Now that Cyril Ramaphosa has been elected as the president of the ANC, many are demanding he deliver on his promises to clean up South Africa's ruling party.
Shortly before Cyril Ramaphosa (right) was presented as the new leader of the African National Congress, outgoing ANC president Jacob Zuma (left) took the stage in front of thousands of delegates attending the party conference in Johannesburg. Singing in Zulu, he hammered out a song about attaining freedom.
But Zuma, despite still being South Africa's president, might well be counting his days as a free man. He currently faces more than 700 charges of fraud and corruption. More may well be pending if Ramaphosa makes good on his promise to clean up the ANC and put a stop to state capture – as the systematic plundering of state resources by the politically powerful Gupta family and other Zuma loyalists is called in South Africa.
Economists estimate than more than 100 billion rand ($10 billion) of taxpayers money have been stolen since Jacob Zuma became South Africa's president in 2008.
Now eyes are on 65-year-old Ramaphosa, one of South Africa's richest men and the country's deputy president, in the hope he will make good on his promises to clean up the ANC and South Africa.
"He has to show some real courage and demonstrate to all of us that he is willing to charge Jacob Zuma … and ultimately recall him as [South Africa's] president," said Mmusi Maimane, the leader of the Democratic Alliance, South Africa's main opposition party.
Solly Mapaila, a senior member of the South African Communist Party, said his party would continue to bring up the matter of an investigation into state capture by Zuma and his cronies. "The buck stops with [Ramaphosa]," he said.
Stopping South Africa's economic decline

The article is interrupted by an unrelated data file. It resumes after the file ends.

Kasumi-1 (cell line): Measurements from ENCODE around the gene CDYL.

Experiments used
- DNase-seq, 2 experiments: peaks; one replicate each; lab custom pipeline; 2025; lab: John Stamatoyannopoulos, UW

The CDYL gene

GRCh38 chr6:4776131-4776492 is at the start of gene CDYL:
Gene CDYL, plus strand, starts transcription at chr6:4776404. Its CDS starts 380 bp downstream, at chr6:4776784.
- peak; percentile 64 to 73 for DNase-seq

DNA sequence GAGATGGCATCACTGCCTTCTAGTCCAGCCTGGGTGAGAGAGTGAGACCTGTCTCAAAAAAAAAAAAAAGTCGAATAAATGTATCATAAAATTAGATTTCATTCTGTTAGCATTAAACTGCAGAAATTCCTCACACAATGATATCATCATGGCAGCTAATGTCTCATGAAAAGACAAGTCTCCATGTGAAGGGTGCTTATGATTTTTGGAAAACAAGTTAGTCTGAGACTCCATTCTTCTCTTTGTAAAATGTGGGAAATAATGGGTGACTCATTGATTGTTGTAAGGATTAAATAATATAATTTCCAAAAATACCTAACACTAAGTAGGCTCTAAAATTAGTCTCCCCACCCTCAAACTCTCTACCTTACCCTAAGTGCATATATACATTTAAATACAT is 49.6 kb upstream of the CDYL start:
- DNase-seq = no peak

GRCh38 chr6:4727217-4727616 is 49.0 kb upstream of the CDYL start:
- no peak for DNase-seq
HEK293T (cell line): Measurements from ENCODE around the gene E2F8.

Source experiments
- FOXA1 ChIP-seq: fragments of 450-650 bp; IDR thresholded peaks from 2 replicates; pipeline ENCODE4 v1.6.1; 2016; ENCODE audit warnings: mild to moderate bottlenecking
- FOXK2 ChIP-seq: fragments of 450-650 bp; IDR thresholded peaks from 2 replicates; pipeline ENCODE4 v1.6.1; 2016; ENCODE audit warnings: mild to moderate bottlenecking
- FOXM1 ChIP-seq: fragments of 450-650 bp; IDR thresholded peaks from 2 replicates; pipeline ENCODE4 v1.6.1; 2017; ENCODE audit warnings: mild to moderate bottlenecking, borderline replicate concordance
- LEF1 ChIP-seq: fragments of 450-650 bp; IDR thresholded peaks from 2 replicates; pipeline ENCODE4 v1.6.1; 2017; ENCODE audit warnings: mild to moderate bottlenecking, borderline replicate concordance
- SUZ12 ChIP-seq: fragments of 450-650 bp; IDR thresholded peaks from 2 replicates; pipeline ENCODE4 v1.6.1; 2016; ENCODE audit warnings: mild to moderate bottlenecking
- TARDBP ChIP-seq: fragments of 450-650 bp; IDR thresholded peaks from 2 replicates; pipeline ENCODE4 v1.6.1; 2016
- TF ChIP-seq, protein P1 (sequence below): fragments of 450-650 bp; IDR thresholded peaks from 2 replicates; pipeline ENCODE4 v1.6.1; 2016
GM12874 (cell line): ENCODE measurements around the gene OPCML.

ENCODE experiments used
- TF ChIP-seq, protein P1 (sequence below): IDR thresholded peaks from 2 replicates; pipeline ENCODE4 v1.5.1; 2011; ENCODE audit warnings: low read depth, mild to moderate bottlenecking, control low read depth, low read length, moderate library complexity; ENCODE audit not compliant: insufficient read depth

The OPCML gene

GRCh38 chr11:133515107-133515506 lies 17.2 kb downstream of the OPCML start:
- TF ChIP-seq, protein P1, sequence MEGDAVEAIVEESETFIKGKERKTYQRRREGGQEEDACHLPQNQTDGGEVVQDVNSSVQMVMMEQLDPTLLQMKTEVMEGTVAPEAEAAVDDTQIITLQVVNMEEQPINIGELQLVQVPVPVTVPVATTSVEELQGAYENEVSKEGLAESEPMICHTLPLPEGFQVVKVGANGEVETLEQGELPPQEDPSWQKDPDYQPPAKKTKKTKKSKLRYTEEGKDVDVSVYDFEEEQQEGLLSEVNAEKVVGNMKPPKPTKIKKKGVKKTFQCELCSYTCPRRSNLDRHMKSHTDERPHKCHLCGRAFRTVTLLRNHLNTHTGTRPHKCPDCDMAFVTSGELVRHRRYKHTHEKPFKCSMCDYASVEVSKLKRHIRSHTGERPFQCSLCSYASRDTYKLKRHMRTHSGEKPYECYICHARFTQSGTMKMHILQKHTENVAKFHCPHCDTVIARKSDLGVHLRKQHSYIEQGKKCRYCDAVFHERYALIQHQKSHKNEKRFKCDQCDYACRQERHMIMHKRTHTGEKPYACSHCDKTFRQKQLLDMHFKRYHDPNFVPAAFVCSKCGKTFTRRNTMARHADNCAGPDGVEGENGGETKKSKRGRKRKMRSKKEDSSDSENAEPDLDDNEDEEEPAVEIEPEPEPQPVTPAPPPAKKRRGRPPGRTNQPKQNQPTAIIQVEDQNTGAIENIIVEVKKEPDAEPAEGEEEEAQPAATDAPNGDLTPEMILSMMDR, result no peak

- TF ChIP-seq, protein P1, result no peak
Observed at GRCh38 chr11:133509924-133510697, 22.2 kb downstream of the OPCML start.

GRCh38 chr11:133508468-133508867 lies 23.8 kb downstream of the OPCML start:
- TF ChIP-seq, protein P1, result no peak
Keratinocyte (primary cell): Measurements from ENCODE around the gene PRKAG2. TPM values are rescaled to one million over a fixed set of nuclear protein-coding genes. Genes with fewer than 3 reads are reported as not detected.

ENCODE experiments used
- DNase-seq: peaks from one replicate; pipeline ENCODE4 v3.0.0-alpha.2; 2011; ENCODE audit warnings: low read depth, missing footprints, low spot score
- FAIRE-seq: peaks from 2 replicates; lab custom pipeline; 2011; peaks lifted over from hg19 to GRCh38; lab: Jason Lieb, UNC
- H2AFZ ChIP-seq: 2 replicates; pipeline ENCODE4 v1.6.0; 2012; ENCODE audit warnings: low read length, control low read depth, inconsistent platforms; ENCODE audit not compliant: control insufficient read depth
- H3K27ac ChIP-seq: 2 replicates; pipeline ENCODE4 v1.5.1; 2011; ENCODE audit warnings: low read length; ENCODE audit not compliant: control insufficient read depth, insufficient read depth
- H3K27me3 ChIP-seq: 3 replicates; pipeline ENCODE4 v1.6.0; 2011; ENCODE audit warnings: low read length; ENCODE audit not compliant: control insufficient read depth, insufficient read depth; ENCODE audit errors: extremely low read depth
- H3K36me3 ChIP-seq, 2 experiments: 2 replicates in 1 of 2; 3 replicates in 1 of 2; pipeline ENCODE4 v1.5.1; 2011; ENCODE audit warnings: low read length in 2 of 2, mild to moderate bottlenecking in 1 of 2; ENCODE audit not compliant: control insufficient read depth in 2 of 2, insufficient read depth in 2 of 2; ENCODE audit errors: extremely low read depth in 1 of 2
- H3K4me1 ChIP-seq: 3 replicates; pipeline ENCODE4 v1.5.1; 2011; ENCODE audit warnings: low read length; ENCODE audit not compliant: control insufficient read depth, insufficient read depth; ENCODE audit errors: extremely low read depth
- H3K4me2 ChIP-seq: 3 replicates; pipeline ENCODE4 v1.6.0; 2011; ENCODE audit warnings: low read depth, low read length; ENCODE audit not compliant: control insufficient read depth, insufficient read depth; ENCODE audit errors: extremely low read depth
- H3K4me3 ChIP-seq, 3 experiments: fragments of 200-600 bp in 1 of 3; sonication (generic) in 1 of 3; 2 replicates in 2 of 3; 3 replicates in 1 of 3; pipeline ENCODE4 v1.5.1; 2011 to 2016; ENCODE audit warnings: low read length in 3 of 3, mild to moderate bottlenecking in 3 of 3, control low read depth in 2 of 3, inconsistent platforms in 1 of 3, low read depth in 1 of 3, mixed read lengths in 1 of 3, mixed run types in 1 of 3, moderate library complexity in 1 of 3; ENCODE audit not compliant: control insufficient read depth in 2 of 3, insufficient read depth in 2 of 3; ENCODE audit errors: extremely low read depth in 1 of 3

The ANC's reputation isn't just tarred by corruption and cronyism, it's also tainted by its inability to get the country out of its economic doldrums.
Unemployment in South Africa is hovering around a third, and youth unemployment is 56 percent. The country is one of the world's most unequal, and economic growth in decline.
This means South Africans are impatient for change. With elections scheduled for 2019, Ramaphosa needs to "get some quick gains," said Ivor Saransky, a political scientist at the University of the Witwatersrand in Johannesburg.
"He's made promises in his new deal and he's got to get them done," he said. "Or least show serious momentum in the first six months. His credibility is on the line."
Markets have already reacted positively to Ramaphosa's election. But Ramaphosa has to work closely with the new ANC executive, some of whom have described him as "a stooge of white monopoly capital." Therefore, it remains to be seen if he will be able to change the ANC's economic direction as quickly as many hope for.
Good for stability, bad for women's representation
Ramaphosa's victory has been hailed as a vote for stability and moderation. But many women were hoping for his main challenger, Nkosazana Dlamini-Zuma, to win.
"We all wanted to make history of the first woman in 104 years [as ANC president]," said Lindiwe Zulu, a female minister in Zuma's government.
Only one of the ANC's newly elected top officials is a woman, deputy secretary general Jessie Duarte, which is a blow to women pushing for greater representation.